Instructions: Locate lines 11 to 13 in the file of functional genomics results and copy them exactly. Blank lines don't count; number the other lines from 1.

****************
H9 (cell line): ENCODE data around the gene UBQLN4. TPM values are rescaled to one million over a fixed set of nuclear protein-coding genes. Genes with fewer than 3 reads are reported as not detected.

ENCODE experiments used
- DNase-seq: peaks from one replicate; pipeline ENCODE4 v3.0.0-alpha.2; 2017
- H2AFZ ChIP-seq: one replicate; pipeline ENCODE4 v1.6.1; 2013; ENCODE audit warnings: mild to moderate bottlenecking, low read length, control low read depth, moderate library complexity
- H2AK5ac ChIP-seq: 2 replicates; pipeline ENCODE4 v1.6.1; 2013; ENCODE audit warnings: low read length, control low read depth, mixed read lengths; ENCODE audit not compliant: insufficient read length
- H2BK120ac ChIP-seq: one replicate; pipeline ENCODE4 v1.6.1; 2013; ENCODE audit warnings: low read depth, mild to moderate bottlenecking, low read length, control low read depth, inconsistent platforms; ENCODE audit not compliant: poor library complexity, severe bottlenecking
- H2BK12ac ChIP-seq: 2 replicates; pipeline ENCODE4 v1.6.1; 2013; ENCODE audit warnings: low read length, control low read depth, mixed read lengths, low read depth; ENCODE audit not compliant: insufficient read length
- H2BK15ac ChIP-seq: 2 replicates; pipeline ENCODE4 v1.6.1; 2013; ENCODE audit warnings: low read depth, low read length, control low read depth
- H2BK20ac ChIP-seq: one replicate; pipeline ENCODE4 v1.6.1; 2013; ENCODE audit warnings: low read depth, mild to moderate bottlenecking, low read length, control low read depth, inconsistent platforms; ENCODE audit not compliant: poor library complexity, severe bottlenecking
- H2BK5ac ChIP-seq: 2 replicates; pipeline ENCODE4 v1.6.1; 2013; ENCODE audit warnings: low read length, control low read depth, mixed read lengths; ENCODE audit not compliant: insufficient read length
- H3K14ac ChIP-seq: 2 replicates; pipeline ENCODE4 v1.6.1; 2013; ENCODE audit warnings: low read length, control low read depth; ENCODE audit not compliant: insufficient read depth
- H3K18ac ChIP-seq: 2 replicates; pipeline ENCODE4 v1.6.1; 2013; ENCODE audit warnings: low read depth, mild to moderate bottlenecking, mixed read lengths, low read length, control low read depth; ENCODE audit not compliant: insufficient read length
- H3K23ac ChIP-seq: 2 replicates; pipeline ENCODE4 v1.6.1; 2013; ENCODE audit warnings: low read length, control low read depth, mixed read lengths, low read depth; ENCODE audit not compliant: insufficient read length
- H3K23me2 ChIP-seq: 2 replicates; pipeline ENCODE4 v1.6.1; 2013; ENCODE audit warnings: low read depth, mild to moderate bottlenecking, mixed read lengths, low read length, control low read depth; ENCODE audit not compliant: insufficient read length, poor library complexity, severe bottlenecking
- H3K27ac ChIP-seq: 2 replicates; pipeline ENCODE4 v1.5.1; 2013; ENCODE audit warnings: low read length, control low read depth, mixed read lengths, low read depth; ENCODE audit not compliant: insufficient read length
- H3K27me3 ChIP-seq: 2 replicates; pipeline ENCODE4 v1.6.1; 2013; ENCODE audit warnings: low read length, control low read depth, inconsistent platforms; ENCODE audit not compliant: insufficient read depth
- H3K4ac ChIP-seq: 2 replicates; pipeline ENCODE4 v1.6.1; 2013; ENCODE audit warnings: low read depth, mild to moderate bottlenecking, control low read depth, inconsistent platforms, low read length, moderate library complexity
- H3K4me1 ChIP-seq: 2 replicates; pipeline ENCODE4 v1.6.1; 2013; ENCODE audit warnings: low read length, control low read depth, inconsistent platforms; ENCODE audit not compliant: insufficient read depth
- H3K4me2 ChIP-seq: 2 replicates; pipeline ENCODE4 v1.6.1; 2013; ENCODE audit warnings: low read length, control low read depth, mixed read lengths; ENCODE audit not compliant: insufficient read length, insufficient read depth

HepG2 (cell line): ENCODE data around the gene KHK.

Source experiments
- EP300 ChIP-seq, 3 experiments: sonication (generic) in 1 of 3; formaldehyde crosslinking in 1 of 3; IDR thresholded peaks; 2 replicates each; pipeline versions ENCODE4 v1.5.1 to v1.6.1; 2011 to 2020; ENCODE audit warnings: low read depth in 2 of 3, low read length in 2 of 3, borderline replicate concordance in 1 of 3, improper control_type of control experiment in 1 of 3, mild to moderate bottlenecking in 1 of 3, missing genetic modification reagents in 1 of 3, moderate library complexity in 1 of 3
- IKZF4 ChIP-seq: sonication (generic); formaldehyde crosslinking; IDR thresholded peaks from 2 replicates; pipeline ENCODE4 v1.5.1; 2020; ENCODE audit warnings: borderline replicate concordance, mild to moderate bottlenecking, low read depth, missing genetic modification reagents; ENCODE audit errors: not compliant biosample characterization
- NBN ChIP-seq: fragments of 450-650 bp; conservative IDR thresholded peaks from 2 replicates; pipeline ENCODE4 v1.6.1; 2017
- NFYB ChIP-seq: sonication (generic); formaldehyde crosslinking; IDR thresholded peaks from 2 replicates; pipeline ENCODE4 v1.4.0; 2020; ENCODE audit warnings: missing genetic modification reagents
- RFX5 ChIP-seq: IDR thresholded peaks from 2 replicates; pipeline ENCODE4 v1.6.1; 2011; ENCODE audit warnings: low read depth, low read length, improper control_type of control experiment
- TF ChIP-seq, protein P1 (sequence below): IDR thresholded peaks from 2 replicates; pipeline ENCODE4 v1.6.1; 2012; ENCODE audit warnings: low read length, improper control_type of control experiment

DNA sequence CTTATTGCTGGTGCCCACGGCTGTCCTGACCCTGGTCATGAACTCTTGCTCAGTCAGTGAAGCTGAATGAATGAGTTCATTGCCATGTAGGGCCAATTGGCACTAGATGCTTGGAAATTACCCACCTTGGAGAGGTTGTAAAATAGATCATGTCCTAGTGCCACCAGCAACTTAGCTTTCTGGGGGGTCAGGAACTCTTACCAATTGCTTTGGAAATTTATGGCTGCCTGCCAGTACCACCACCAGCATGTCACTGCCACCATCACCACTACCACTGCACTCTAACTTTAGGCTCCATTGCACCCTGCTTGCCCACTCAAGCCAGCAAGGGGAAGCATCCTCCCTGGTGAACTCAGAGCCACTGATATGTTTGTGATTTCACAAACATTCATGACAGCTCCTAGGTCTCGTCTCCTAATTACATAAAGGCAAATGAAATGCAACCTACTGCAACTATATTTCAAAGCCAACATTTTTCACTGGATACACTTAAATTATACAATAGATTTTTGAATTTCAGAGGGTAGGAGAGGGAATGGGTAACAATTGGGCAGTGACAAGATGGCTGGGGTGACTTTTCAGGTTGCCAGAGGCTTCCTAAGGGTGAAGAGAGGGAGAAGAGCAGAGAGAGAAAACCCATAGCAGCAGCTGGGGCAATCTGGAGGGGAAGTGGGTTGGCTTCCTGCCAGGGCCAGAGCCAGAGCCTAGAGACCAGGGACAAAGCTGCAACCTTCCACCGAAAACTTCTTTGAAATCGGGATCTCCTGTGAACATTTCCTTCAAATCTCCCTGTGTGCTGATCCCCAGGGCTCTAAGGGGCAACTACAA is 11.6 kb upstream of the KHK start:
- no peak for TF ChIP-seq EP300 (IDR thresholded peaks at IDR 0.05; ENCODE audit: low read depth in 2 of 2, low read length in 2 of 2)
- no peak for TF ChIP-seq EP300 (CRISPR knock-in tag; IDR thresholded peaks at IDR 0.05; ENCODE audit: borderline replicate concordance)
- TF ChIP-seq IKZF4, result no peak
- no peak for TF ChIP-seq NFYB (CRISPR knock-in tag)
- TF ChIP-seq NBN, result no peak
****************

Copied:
- H3K14ac ChIP-seq: 2 replicates; pipeline ENCODE4 v1.6.1; 2013; ENCODE audit warnings: low read length, control low read depth; ENCODE audit not compliant: insufficient read depth
- H3K18ac ChIP-seq: 2 replicates; pipeline ENCODE4 v1.6.1; 2013; ENCODE audit warnings: low read depth, mild to moderate bottlenecking, mixed read lengths, low read length, control low read depth; ENCODE audit not compliant: insufficient read length
- H3K23ac ChIP-seq: 2 replicates; pipeline ENCODE4 v1.6.1; 2013; ENCODE audit warnings: low read length, control low read depth, mixed read lengths, low read depth; ENCODE audit not compliant: insufficient read length